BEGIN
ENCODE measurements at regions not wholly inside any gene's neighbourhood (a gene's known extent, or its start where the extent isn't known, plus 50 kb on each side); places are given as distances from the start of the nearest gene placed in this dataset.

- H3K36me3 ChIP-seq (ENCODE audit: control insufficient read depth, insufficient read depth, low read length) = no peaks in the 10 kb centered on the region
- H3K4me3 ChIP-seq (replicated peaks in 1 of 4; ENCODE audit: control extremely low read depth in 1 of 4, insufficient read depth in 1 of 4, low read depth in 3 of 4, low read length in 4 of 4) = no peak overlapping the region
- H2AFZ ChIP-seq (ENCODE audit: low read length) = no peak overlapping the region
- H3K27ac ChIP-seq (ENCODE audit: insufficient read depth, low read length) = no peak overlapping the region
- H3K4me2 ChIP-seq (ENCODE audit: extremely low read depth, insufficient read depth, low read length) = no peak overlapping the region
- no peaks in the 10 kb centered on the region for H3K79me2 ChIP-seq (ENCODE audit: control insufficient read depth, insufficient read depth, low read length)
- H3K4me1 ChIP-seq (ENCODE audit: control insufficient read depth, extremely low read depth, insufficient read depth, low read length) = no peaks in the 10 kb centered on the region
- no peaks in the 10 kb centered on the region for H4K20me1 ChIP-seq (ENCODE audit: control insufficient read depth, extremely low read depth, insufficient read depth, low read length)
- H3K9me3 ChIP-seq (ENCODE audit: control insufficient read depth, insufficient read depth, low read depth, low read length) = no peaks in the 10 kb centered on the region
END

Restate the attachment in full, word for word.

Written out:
ENCODE measurements at regions not wholly inside any gene's neighbourhood (a gene's known extent, or its start where the extent isn't known, plus 50 kb on each side); places are given as distances from the start of the nearest gene placed in this dataset.

- H3K36me3 ChIP-seq (ENCODE audit: control insufficient read depth, insufficient read depth, low read length) = no peaks in the 10 kb centered on the region
- H3K4me3 ChIP-seq (replicated peaks in 1 of 4; ENCODE audit: control extremely low read depth in 1 of 4, insufficient read depth in 1 of 4, low read depth in 3 of 4, low read length in 4 of 4) = no peak overlapping the region
- H2AFZ ChIP-seq (ENCODE audit: low read length) = no peak overlapping the region
- H3K27ac ChIP-seq (ENCODE audit: insufficient read depth, low read length) = no peak overlapping the region
- H3K4me2 ChIP-seq (ENCODE audit: extremely low read depth, insufficient read depth, low read length) = no peak overlapping the region
- no peaks in the 10 kb centered on the region for H3K79me2 ChIP-seq (ENCODE audit: control insufficient read depth, insufficient read depth, low read length)
- H3K4me1 ChIP-seq (ENCODE audit: control insufficient read depth, extremely low read depth, insufficient read depth, low read length) = no peaks in the 10 kb centered on the region
- no peaks in the 10 kb centered on the region for H4K20me1 ChIP-seq (ENCODE audit: control insufficient read depth, extremely low read depth, insufficient read depth, low read length)
- H3K9me3 ChIP-seq (ENCODE audit: control insufficient read depth, insufficient read depth, low read depth, low read length) = no peaks in the 10 kb centered on the region